Join our email listserv and receive monthly updates on the latest titles.

Hopkins Fulfillment Services

Doughboys, the Great War, and the Remaking of America

, 320 pages

15 halftones, 3 line drawings

August 2003


Back Ordered

Availability Text

Backorder. Will ship in August 2016

Doughboys, the Great War, and the Remaking of America

How does a democratic government conscript citizens, turn them into soldiers who can fight effectively against a highly trained enemy, and then somehow reward these troops for their service? In Doughboys, the Great War, and the Remaking of America, Jennifer D. Keene argues that the doughboy experience in 1917–18 forged the U.S. Army of the twentieth century and ultimately led to the most sweeping piece of social-welfare legislation in the nation's history—the G.I. Bill.

Keene shows how citizen-soldiers established standards of discipline that the army in a sense had to adopt. Even after these troops had returned to civilian life, lessons learned by the army during its first experience with a mass conscripted force continued to influence the military as an institution. The experience of going into uniform and fighting abroad politicized citizen-soldiers, Keene finally argues, in ways she asks us to ponder. She finds that the country and the conscripts—in their view—entered into a certain social compact, one that assured veterans that the federal government owed conscripted soldiers of the twentieth century debts far in excess of the pensions the Grand Army of the Republic had claimed in the late nineteenth century.

Jennifer D. Keene is an associate professor of history at the University of Redlands in Redlands, California.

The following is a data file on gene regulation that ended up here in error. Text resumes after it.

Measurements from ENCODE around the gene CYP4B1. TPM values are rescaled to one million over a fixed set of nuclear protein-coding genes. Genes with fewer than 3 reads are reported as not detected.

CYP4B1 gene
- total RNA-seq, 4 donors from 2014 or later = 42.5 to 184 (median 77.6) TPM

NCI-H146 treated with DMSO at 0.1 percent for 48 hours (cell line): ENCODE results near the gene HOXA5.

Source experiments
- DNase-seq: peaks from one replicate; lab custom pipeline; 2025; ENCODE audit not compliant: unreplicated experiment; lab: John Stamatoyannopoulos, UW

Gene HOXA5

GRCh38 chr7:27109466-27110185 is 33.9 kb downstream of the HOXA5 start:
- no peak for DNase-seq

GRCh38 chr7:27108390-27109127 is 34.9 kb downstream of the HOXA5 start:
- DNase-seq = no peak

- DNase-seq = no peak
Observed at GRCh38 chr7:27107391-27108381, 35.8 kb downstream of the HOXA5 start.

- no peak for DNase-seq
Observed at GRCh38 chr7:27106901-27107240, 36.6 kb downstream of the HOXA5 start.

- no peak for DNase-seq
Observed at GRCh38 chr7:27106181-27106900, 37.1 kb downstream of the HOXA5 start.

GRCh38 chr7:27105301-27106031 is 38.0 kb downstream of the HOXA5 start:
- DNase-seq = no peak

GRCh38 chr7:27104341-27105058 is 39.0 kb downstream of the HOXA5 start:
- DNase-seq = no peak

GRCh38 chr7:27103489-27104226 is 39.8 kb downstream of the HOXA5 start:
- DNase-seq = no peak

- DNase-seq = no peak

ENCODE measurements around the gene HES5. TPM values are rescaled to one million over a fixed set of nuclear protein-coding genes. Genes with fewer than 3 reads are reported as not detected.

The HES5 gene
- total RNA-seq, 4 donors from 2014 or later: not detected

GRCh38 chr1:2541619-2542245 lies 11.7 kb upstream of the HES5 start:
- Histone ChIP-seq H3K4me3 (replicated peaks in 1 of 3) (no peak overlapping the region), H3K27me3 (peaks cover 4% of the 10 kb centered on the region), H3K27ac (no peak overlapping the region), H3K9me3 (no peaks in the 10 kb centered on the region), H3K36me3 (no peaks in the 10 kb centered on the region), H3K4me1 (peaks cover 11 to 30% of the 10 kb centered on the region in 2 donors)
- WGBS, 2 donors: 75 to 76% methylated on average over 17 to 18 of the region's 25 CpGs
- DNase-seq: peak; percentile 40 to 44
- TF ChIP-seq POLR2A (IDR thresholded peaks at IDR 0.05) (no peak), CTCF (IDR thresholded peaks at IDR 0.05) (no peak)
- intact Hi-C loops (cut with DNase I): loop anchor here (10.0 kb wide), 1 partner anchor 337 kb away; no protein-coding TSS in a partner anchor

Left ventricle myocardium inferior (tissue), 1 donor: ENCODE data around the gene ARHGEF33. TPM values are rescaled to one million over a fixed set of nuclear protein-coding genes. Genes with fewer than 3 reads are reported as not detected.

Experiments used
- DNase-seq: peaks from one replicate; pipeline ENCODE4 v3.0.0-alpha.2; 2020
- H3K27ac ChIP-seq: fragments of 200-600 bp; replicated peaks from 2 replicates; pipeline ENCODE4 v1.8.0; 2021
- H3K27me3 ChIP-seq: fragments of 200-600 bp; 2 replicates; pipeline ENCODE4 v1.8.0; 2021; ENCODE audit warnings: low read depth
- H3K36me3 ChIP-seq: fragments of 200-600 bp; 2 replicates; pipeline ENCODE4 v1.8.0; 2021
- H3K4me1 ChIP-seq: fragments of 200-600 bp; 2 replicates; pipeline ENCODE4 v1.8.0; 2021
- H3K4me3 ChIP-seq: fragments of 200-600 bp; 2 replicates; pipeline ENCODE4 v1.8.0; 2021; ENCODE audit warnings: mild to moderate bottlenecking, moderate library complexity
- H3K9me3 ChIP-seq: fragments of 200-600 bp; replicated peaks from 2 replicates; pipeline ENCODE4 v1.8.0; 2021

"Jennifer D. Keene [has] illuminated these once unknown soldiers through scholarship of startling originality and insight."

"Keene's work deserves an audience not only among scholars of military history and international relations but also among those interested in questions of race, social welfare, labor, and the relationship between the individual citizen and the state in the twentieth century."

"Clearly written and magnificently researched... In the book's best passages Keene's Doughboys force the federal government to re-examine the relationship between itself and its citizen soldiers."

"This book is a valuable contribution to the history of World War I."

"Superb history of American soldiers during and after World War I... Full of rich, new material and original and fresh insights, all presented in a lively and engaging style."

"Her work should help return the First World War to a place of primary importance in American history."

"Keene's chapters on the military experiences of ordinary soldiers and the ways in which they perceived and articulated their careers as citizen soldiers are rich and engaging."

"This is an impressive piece of work, based on excellent primary sources in both France and the United States—a model of original research on an important topic. There is nothing exactly like this book at the intersection of social and military history. The writing is clear and effective, and Keene's arguments about conscription and her truly excellent chapter on the Bonus Army make her findings valuable to historians of all periods from the Civil War through the 1930s."

"Keene brings strong academic credentials to the work... this is an impressive addition to the scholarly base of American military hisotry albeit of decidedly different focus. Highly Recommended."